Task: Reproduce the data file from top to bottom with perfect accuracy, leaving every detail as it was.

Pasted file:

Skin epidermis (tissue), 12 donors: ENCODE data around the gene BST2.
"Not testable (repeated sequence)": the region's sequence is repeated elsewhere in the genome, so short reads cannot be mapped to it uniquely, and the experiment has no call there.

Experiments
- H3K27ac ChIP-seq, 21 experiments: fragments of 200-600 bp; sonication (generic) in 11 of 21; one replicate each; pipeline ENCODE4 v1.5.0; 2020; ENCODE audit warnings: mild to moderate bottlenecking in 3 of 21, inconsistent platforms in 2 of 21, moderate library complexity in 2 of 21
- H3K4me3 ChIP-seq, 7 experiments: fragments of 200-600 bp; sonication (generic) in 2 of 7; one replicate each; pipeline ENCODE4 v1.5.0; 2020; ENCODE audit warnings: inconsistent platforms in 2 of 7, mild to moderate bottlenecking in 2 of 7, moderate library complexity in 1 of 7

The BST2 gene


Skin epidermis (tissue), 12 donors: ENCODE data around the gene BST2.
"Not testable (repeated sequence)": the region's sequence is repeated elsewhere in the genome, so short reads cannot be mapped to it uniquely, and the experiment has no call there.

Experiments
- H3K27ac ChIP-seq, 21 experiments: fragments of 200-600 bp; sonication (generic) in 11 of 21; one replicate each; pipeline ENCODE4 v1.5.0; 2020; ENCODE audit warnings: mild to moderate bottlenecking in 3 of 21, inconsistent platforms in 2 of 21, moderate library complexity in 2 of 21
- H3K4me3 ChIP-seq, 7 experiments: fragments of 200-600 bp; sonication (generic) in 2 of 7; one replicate each; pipeline ENCODE4 v1.5.0; 2020; ENCODE audit warnings: inconsistent platforms in 2 of 7, mild to moderate bottlenecking in 2 of 7, moderate library complexity in 1 of 7

The BST2 gene